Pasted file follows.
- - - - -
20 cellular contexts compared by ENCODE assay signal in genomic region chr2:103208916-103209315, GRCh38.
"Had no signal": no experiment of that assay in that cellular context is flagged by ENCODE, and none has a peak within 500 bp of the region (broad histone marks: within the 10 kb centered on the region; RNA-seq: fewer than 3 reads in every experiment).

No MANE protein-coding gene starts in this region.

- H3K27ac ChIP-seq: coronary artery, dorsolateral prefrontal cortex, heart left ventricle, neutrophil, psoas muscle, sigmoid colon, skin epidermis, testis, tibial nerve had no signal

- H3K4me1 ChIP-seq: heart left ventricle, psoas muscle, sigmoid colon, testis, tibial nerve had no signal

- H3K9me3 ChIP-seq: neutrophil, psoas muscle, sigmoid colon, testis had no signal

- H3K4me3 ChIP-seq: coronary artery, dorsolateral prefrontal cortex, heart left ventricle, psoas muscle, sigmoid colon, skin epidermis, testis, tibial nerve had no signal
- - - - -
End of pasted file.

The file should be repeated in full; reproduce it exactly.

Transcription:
20 cellular contexts compared by ENCODE assay signal in genomic region chr2:103208916-103209315, GRCh38.
"Had no signal": no experiment of that assay in that cellular context is flagged by ENCODE, and none has a peak within 500 bp of the region (broad histone marks: within the 10 kb centered on the region; RNA-seq: fewer than 3 reads in every experiment).

No MANE protein-coding gene starts in this region.

- H3K27ac ChIP-seq: coronary artery, dorsolateral prefrontal cortex, heart left ventricle, neutrophil, psoas muscle, sigmoid colon, skin epidermis, testis, tibial nerve had no signal

- H3K4me1 ChIP-seq: heart left ventricle, psoas muscle, sigmoid colon, testis, tibial nerve had no signal

- H3K9me3 ChIP-seq: neutrophil, psoas muscle, sigmoid colon, testis had no signal

- H3K4me3 ChIP-seq: coronary artery, dorsolateral prefrontal cortex, heart left ventricle, psoas muscle, sigmoid colon, skin epidermis, testis, tibial nerve had no signal